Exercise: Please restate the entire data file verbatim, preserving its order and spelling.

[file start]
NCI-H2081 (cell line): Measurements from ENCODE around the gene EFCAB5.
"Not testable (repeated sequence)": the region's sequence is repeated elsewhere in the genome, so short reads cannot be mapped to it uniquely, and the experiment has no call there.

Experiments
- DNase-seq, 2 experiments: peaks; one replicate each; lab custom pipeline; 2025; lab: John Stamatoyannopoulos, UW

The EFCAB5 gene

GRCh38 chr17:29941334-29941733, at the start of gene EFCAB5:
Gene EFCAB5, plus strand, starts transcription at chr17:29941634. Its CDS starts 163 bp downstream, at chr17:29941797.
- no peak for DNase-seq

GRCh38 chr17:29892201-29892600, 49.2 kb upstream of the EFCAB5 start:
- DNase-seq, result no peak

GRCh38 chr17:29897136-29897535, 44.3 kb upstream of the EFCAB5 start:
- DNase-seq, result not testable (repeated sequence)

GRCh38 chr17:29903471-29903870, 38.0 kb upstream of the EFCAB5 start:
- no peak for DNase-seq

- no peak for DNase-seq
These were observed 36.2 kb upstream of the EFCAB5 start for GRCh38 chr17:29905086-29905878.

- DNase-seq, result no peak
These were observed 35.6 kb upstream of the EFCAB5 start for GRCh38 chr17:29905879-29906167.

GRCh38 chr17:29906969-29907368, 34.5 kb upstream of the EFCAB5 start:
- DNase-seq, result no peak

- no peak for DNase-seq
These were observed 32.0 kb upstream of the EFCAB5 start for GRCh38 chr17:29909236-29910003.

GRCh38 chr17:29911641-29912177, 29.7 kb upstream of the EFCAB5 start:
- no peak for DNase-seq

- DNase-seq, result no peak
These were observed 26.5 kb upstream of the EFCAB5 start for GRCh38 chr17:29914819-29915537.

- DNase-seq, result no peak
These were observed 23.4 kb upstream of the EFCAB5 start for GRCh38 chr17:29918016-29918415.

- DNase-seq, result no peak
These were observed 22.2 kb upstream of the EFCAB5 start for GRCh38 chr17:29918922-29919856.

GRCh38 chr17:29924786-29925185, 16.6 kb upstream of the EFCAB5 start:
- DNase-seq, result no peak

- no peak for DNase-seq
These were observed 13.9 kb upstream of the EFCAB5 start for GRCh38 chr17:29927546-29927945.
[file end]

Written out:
NCI-H2081 (cell line): Measurements from ENCODE around the gene EFCAB5.
"Not testable (repeated sequence)": the region's sequence is repeated elsewhere in the genome, so short reads cannot be mapped to it uniquely, and the experiment has no call there.

Experiments
- DNase-seq, 2 experiments: peaks; one replicate each; lab custom pipeline; 2025; lab: John Stamatoyannopoulos, UW

The EFCAB5 gene

GRCh38 chr17:29941334-29941733, at the start of gene EFCAB5:
Gene EFCAB5, plus strand, starts transcription at chr17:29941634. Its CDS starts 163 bp downstream, at chr17:29941797.
- no peak for DNase-seq

GRCh38 chr17:29892201-29892600, 49.2 kb upstream of the EFCAB5 start:
- DNase-seq, result no peak

GRCh38 chr17:29897136-29897535, 44.3 kb upstream of the EFCAB5 start:
- DNase-seq, result not testable (repeated sequence)

GRCh38 chr17:29903471-29903870, 38.0 kb upstream of the EFCAB5 start:
- no peak for DNase-seq

- no peak for DNase-seq
These were observed 36.2 kb upstream of the EFCAB5 start for GRCh38 chr17:29905086-29905878.

- DNase-seq, result no peak
These were observed 35.6 kb upstream of the EFCAB5 start for GRCh38 chr17:29905879-29906167.

GRCh38 chr17:29906969-29907368, 34.5 kb upstream of the EFCAB5 start:
- DNase-seq, result no peak

- no peak for DNase-seq
These were observed 32.0 kb upstream of the EFCAB5 start for GRCh38 chr17:29909236-29910003.

GRCh38 chr17:29911641-29912177, 29.7 kb upstream of the EFCAB5 start:
- no peak for DNase-seq

- DNase-seq, result no peak
These were observed 26.5 kb upstream of the EFCAB5 start for GRCh38 chr17:29914819-29915537.

- DNase-seq, result no peak
These were observed 23.4 kb upstream of the EFCAB5 start for GRCh38 chr17:29918016-29918415.

- DNase-seq, result no peak
These were observed 22.2 kb upstream of the EFCAB5 start for GRCh38 chr17:29918922-29919856.

GRCh38 chr17:29924786-29925185, 16.6 kb upstream of the EFCAB5 start:
- DNase-seq, result no peak

- no peak for DNase-seq
These were observed 13.9 kb upstream of the EFCAB5 start for GRCh38 chr17:29927546-29927945.